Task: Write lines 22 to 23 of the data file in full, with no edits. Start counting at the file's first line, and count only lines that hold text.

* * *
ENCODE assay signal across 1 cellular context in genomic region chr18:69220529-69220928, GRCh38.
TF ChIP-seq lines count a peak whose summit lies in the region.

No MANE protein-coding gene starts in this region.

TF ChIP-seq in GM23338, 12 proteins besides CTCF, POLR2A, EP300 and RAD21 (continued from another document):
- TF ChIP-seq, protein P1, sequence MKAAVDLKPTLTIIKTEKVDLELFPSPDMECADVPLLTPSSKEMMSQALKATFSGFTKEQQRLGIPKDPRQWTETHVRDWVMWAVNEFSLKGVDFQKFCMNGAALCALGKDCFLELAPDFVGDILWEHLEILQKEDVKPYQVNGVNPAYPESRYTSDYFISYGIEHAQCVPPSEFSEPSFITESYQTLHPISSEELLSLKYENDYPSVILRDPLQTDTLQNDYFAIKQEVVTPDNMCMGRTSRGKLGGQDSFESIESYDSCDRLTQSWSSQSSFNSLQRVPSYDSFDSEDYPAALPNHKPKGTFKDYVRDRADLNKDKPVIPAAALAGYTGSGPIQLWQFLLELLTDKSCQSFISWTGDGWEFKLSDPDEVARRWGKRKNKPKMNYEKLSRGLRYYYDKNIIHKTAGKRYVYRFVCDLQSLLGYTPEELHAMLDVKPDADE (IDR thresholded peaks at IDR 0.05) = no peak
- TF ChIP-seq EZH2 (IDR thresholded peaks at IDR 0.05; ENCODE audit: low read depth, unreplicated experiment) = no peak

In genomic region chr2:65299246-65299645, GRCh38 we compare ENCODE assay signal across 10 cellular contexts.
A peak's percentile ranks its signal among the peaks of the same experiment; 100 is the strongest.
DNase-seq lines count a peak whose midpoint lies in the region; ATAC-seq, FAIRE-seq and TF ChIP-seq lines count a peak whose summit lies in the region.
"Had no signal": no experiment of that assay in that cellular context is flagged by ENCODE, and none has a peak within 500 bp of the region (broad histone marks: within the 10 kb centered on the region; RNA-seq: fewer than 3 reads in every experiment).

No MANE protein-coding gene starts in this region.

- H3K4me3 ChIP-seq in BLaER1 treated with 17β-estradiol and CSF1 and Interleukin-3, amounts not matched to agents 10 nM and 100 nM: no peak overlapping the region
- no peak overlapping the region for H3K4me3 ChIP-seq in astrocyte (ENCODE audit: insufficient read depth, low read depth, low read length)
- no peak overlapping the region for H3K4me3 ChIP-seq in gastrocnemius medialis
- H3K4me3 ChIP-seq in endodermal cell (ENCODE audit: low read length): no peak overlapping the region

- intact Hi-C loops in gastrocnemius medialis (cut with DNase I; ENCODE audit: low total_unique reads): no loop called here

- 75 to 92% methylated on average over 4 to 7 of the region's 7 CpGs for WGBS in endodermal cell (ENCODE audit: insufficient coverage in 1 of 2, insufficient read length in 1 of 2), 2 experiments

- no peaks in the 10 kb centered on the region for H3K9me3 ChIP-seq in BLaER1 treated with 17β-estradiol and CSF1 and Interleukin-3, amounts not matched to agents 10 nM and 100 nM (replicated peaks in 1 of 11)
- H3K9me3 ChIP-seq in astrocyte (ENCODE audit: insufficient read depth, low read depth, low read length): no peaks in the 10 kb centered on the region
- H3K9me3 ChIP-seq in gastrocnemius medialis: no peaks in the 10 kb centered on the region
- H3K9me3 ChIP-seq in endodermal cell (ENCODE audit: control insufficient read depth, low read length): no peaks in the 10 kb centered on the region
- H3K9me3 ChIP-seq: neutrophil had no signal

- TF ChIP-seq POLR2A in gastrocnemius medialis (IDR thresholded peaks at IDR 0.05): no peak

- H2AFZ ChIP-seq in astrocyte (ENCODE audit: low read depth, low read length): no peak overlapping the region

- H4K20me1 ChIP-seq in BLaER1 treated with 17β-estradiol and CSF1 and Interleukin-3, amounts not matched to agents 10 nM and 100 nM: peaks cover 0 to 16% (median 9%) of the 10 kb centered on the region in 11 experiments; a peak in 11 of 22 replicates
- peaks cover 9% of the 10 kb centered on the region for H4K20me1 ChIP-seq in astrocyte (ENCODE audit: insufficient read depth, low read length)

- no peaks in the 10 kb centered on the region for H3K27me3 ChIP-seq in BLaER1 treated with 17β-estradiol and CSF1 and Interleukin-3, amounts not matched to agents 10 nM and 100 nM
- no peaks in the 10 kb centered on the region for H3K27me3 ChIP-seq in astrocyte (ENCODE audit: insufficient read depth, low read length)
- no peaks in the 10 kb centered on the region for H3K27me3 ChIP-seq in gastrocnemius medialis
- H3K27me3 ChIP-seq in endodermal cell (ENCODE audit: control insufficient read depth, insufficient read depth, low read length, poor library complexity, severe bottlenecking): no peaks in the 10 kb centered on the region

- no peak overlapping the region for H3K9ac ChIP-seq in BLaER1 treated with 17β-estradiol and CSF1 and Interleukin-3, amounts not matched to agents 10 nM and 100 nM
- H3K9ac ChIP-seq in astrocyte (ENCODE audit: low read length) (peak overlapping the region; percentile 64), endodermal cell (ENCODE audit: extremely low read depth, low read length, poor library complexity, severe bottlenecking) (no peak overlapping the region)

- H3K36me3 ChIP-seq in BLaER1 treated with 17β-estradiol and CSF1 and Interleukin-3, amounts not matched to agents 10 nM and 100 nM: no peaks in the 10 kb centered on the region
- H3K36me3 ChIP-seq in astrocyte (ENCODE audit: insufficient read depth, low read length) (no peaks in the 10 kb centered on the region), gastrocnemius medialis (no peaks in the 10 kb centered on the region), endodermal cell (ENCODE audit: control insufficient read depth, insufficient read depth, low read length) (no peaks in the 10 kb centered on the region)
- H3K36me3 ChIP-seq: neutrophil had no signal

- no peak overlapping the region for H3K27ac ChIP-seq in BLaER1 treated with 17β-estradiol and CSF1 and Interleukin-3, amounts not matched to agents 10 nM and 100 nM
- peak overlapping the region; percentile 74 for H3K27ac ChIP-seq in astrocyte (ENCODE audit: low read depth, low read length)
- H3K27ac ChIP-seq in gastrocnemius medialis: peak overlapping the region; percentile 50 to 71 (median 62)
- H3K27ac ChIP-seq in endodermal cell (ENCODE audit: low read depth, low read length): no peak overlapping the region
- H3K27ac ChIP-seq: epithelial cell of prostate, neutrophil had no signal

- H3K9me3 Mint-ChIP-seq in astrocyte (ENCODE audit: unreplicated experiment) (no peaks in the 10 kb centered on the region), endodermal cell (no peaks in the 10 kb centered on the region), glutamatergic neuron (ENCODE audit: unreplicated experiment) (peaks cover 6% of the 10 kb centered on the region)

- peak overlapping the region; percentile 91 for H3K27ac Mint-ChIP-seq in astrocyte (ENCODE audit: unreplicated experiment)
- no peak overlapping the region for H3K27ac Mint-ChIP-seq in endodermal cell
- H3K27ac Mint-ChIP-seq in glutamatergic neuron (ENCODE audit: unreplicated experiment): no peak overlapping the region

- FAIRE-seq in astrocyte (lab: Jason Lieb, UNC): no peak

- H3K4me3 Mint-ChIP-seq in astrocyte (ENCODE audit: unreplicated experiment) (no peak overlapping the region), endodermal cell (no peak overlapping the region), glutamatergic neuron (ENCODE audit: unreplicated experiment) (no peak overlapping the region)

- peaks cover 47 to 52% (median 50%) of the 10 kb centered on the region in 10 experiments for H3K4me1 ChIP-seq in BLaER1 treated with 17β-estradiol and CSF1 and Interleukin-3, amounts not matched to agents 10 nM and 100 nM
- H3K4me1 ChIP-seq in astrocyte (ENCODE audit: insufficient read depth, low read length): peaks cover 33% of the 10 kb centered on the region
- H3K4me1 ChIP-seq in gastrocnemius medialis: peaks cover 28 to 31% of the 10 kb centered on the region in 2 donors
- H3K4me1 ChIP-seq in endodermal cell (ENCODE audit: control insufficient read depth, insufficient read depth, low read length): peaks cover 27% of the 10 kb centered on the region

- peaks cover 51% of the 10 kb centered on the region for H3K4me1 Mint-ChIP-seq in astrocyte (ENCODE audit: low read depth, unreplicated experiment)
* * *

- H3K9me3 ChIP-seq: neutrophil had no signal

- TF ChIP-seq POLR2A in gastrocnemius medialis (IDR thresholded peaks at IDR 0.05): no peak